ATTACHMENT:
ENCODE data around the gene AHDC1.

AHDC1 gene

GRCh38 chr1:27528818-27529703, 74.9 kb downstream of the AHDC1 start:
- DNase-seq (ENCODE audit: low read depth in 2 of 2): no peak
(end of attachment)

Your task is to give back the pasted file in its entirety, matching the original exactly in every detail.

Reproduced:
ENCODE data around the gene AHDC1.

AHDC1 gene

GRCh38 chr1:27528818-27529703, 74.9 kb downstream of the AHDC1 start:
- DNase-seq (ENCODE audit: low read depth in 2 of 2): no peak